The social gospel from the New Religious Right is primarily about lowering taxes, decreasing the size of government, and giving people more political and economic liberty. But accomplishing these goals—as laudable as they may be—will not solve man’s root problem of sin and rebellion against God. Our problems will not be addressed by more liberalism or more conservatism but only through the proclaiming of the biblical Gospel. If 80 percent of a society’s problems and heartaches are directly related to the demise of the family unit, one merely has to ask why the family is in decline. The answer will quickly ring up “sin.” 


Unfortunately, for many within the New Religious Right, it is too late. They have already compromised the Gospel by their willingness to unite with false teachers such as the New Apostolic Reformation and The Word of Faith movements. Certain members of the New Religious Right have admonished me and some of my friends not to expose the unbiblical theology of Mormonism or Catholicism or Liberation Theology on the NRR airwaves. Such biblical truth offends the unbeliever and causes these ministries to lose donors.

What the NRR does not seem to understand is that the culture war is really only a symptom of the serious spiritual problem from which man suffers, and only the preaching of the Gospel will cure this disease. Even if the New Religious Right could implement every law it wants and turn America into one great big town of Mayberry, the result would simply be a more comfortable and moral America from which millions of people could enter hell.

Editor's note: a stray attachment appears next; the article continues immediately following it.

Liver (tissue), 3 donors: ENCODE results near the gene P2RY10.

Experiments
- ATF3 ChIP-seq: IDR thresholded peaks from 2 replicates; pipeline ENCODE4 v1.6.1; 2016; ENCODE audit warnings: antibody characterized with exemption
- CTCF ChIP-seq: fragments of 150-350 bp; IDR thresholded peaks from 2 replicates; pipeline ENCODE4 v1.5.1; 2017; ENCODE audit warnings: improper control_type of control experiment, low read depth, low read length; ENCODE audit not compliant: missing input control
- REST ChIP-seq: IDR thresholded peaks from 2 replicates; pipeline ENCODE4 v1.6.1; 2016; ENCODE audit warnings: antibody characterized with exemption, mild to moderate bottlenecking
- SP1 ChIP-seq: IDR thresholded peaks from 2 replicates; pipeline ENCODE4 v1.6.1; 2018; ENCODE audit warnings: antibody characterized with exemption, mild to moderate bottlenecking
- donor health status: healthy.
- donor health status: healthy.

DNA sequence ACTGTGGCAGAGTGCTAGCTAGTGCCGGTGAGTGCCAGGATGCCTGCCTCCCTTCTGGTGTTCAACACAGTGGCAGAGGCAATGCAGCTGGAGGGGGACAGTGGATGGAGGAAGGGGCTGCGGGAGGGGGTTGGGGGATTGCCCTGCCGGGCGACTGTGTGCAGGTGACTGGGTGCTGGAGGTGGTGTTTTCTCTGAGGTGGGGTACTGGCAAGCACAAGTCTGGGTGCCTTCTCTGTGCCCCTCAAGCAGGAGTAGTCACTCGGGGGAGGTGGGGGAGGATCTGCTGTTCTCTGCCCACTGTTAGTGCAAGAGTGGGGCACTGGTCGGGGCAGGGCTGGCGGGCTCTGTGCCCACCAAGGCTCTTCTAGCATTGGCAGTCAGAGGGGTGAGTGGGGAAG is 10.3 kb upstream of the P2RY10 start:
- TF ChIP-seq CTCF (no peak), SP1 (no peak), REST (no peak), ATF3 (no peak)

While many Christian news and public policy organizations are clueless about the overall failure of modern-day evangelicalism and pro-family groups due to their moralizing, the secular website of National Review published an insightful article about this very issue. David French’s article “Evangelicals’ Collapsing Cultural Infleunce” notes:

[quote] We are more focused on meeting the material needs of the poor than their spiritual needs. Spend much time in the evangelical community, and you’ll soon learn that the old-fashioned Gospel-focused mission trip is largely a thing of the past. Now, you go build schools. Now, you go dig water wells. Now, you repair houses. These are worthy goals, all, but service projects by themselves don’t change hearts and minds; they often make (frequently) self-inflicted misery more bearable. Service must be accompanied by intentional, vocal evangelism and discipling. [end quote]


French comes to the same conclusion I announced in the first five words of Grave Influence: “We’ve lost the culture war.” Mr. French explains why:

[quote] I once heard it said that following the social and political disruptions of the 1960s and early 1970s, religious conservatives decided that they had to win elections, while secular leftists decided to win the culture — and both groups succeeded. So now here we are, enjoying unprecedented influence on presidential outcomes even as our cultural foundation rots away beneath our feet. Not even the best presidential candidate will fix the family, nor will our most generous service project save a soul. [end quote]

Copyright 2012 ©Brannon Howse. This content is for Situation Room members and is not to be duplicated in any form or uploaded to other websites without the express written permission of Brannon Howse or his legally authorized representative.